Eli, Eli, lema sabachthani?

Eli, Eli, lema sabachthani?

A misstep?

A slippery slope ensues.

So many opinions, theological studies, religious views. Hebrew, Aramaic? I have read Jews at that time understood both languages.

Does it matter?

Eli, Eli, lema sabachthani?

 

While I am a person who is often compelled to delve into details, and I would hasten to add I am sure over time this phrase has been interpreted and reinterpreted so many times – who knows the original or exact meaning?

Regardless of your personal standing on the belief of God, I am going to ask you to follow along, view the video, read what I write and perhaps – view the video again. Meditate on it. Consider – Jesus was a man. We too often forget that fact when we speak of Him. Flesh and blood. Human.

Very much a favorite song of mine.

Listening to K-Love Radio on my way to work the other day, I heard a review of a new movie “The Young Messiah” that depicts what the writer feels Jesus may have been like, lived like as a child of seven. While I am in favor of faith based movies, this is not something that interests me.

Biblically, we can read excerpts of the life of Jesus in His birth, age eleven at the temple then nothing again until He is thirty. I believe it is dangerous to put too much mystical credence to His existence in those years we have not heard about. Those years have been untold to us for a reason. I would go so far as to challenge there are probably more documents that have not been, nor ever will be released publicly, on His life. Based on historical / religious facts of that era it is all but certain that Jesus was a married man, a father with children. He was a Rabbi. Truth? These things matter not in the grand scheme of loving our loving God.

Often times, more so in recent months I find myself contemplating Jesus – the man. A man. The Catholic Church celebrates Mary the Mothers parents Sts Joachim and Anne, however there is no historical evidence of them. The church also teaches Mary was born of an Immaculate birth (meaning she was without original sin when she was conceived). This has no bearing on the mission of Jesus Christ.

Most people who hear of the Immaculate Conception think that is Catholic wording for the conception of Jesus Christ. A couple of weeks ago I spent the day with one gal friend and Sunday with another – both Cradle Catholics, both were totally shocked to hear what the Immaculate Conception is. In the grand scheme of things, it does not matter. We can agree that as the mother of Jesus, Mary was an important woman – but salvation for Christians is based upon Jesus Christ.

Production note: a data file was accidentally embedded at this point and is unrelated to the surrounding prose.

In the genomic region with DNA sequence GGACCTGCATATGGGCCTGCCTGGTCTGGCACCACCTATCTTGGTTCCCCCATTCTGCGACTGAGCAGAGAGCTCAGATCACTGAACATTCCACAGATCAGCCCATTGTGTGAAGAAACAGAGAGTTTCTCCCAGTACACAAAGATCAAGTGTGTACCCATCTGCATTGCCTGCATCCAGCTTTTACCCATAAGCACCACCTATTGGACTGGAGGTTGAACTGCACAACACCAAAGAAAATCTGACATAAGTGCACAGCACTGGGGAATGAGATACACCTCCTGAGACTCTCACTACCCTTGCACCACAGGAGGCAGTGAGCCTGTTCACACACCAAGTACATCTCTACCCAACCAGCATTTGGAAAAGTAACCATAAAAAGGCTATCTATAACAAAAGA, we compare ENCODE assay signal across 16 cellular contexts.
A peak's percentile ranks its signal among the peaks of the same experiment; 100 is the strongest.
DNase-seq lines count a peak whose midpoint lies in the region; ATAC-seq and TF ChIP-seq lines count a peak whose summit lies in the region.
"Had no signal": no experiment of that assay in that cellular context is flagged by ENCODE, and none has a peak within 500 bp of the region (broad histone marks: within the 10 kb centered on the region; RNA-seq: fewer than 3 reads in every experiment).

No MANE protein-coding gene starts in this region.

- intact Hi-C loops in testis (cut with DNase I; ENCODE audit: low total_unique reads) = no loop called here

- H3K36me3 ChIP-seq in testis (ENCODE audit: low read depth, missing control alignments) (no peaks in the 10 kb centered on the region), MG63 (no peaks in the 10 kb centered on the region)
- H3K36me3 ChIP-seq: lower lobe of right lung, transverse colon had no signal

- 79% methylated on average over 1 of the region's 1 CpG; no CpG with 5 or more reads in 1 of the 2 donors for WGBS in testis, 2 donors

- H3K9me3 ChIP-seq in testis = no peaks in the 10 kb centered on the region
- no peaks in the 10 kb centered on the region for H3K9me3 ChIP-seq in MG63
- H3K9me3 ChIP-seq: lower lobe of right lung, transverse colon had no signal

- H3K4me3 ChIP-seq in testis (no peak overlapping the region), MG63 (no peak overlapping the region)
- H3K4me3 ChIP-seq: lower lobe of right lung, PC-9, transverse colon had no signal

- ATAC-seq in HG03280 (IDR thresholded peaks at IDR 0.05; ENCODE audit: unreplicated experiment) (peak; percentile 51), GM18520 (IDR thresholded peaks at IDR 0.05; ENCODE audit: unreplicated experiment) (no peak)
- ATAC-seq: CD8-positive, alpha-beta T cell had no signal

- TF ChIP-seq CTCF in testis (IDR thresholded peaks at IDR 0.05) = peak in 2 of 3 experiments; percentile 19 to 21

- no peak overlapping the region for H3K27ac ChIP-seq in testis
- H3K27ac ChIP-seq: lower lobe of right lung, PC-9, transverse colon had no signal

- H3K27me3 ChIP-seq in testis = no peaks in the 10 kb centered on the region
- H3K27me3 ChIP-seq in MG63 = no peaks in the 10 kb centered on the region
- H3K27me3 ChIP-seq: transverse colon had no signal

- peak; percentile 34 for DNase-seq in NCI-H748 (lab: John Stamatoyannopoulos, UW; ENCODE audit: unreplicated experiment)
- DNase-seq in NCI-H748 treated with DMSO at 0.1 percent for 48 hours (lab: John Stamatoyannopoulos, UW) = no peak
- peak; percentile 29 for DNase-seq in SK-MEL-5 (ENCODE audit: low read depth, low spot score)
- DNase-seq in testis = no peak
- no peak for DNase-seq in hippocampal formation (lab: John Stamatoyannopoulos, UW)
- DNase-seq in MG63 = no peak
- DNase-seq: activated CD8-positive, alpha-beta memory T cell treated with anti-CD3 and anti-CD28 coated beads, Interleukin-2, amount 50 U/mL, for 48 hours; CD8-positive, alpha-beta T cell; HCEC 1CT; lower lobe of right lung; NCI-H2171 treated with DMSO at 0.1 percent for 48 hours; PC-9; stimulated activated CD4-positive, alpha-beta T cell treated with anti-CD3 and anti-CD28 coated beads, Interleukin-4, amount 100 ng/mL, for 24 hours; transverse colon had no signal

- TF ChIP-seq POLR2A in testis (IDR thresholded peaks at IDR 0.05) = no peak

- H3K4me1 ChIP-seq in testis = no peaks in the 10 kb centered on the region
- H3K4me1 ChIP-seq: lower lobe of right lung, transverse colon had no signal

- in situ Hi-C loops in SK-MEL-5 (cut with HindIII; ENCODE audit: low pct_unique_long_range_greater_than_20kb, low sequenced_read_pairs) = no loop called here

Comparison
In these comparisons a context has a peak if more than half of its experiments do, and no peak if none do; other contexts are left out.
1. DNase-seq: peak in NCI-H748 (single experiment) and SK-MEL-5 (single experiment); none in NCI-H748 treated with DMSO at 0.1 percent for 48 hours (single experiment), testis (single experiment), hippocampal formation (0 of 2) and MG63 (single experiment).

I wonder if Pope Francis has this in mind as he has been pushing the Gospel, encouraging reading the bible, having a tendency to turn focus away from miracles being as they have been presented. I am sure miracles occurred – I have no doubt, but there is a propensity for some Catholics to put focus on visions and pieces of toast that resemble Jesus, perhaps spending more time talking about the toast than the Word. I actually know a married couple who left the church because of that.

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The true miracle of Jesus Christ is that his life and death has brought millions / billions of people to God. Jesus Christ is not about “miracles” and “religion” he is about a way of life. Living a good, helpful life of service, with happiness and love. Turning from Sin, because sin is anything that hurts us (or another).

Why does it matter, the words He cried from the cross? Jesus was a man, a human, who was violently beaten and crucified – who died for our sin in order to bring us closer to living a Godly Life, to the arms of our Loving Father.

The true lesson here is the Holy Spirit filled Jesus Christ who returned to our Father. He walks among us today, in our thoughts and actions. If you look, you will see heaven on earth.

As Lent draws to a close, draw yourselves ever near to God. Follow the teachings of Christ, Matthew 22: 37 Jesus replied: “‘Love the Lord your God with all your heart and with all your soul and with all your mind.’[a] 38 This is the first and greatest commandment. 39 And the second is like it: ‘Love your neighbor as yourself.’[b] 40 All the Law and the Prophets hang on these two commandments.”

Don’t get wrapped up in all the details of when he was conceived, who his parents or grandparents where. Understand this truth – Jesus did not die on the cross for religion. He died to bring us to His (Our) Father. Jesus was a radical in His time, loving all, standing up for those in need. Do you walk in His footsteps? What can you do to be more like Jesus as you walk your path?

It is we, individuals who follow in Christs path to share love of God, service to man (remember the Beatitudes!) that needs to be embraced. Religion is important as it brings us together to worship, live and love and serve God. Our choice of religion should accentuate these beliefs, not detract from the true purpose here – the true purpose being living in one with our Lord, God. The Father, Son & Holy Spirit.

Consider a world where we can all accept, love and honor each other? Work for the best and good of all? Never intentionally cause harm. Heaven – on Earth.

Love God. God is Love – Love is God.

 

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